In the present case, it should be noted that the signs at issue differ in that the mark applied for contains, as an element placed at the beginning of that mark, the two syllables ‘ti’ and ‘ger’, whereas the earlier mark only contains the common element ‘cat’. Nonetheless, the fact remains that that common element could be pronounced when the goods at issue are purchased, thus justifying the Board of Appeal’s finding that the signs at issue are phonetically similar at least to an average degree.

Since the mark applied for, which is composed of the elements ‘tiger’ and ‘cat’, also refers to the concept of a ‘cat’, it should be concluded that the Board of Appeal was correct to conclude that the signs at issue were conceptually highly similar.

Against this backdrop, the Court dismissed the appeal and upheld the EUIPO’s decision.

When does Irish origin matter for trademark protection in the EU?

The General Court of the European Union has ruled in the case T-306/20 – Hijos de Moisés Rodriguez Gonzàlez SA v EUIPO, Ireland and Ornua Co-operative Ltd. The case has the following background:

In 2013, the Spanish company Hijos de Moisés Rodriguez Gonzàlez SA filed an EU trademark for the following figurative sign:

On 3 January 2014, the mark applied for was registered in respect of the following goods in Class 29: Meat, fish, poultry, and game; meat extracts; preserved, frozen, dried and cooked fruits and vegetables; jellies, jams, compotes; eggs; milk and milk products; edible oils and fats.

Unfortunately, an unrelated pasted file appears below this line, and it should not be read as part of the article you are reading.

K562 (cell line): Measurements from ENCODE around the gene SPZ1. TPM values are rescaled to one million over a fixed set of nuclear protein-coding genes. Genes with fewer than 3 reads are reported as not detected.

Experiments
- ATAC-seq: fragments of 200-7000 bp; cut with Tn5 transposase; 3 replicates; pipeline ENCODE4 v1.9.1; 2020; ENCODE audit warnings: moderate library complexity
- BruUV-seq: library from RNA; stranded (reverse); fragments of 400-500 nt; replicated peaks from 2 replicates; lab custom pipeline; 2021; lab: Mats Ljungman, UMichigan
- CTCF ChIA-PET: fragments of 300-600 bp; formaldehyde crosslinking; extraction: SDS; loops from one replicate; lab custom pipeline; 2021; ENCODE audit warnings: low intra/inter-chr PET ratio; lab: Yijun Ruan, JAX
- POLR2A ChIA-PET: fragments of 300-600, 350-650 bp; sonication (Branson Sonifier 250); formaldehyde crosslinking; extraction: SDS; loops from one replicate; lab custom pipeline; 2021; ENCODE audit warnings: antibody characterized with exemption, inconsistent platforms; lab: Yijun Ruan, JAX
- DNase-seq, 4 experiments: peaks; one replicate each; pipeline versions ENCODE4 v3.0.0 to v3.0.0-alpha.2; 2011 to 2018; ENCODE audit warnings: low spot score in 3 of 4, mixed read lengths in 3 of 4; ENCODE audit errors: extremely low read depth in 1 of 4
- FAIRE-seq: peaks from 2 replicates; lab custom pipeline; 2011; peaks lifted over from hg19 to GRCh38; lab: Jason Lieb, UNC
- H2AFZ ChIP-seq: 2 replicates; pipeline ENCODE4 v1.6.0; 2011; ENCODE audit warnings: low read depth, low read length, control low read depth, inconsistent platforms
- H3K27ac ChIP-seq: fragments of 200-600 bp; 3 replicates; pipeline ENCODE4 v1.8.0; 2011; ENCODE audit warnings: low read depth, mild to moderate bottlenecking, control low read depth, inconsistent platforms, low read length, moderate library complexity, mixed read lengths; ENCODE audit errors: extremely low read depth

On 7 January 2015, Ireland and the intervener, Ornua Co-operative (previously known as Irish Dairy Board Co-operative Ltd), filed an application for a declaration that the contested mark was invalid in respect of all the goods above.

In the application for a declaration of invalidity it was claimed that the mark was deceptive under the provisions of Article 52(1)(a) of Regulation No 207/2009, in conjunction with Article 7(1)(g) of that regulation (now Article 59(1)(a) and Article 7(1)(g) of Regulation 2017/1001), and that the registration of that mark had been applied for in bad faith for the purposes of Article 52(1)(b) of that regulation (now Article 59(1)(b) of Regulation 2017/1001).

By decision of 15 June 2016, the Cancellation Division rejected the application for a declaration of invalidity in its entirety. It found that Article 7(1)(g) of Regulation No 207/2009 was not applicable, because it had to be established that the contested mark was deceptive at the time it was filed. The Cancellation Division took the view that, in the case before it, any possible deception resulted from the use of that mark after the end of the commercial agreement which had been entered into by the applicant and the intervener and which was in force from 1967 to 2011. It found that that situation was specifically covered by the ground for revocation laid down in Article 51(1)(c) of Regulation No 207/2009 (now Article 58(1)(c) of Regulation 2017/1001). The Cancellation Division also rejected the argument raised under Article 52(1)(b) of that regulation, finding that no conclusion regarding bad faith could be drawn from the fact that the contested mark had been filed after the termination of the business relationship with the intervener.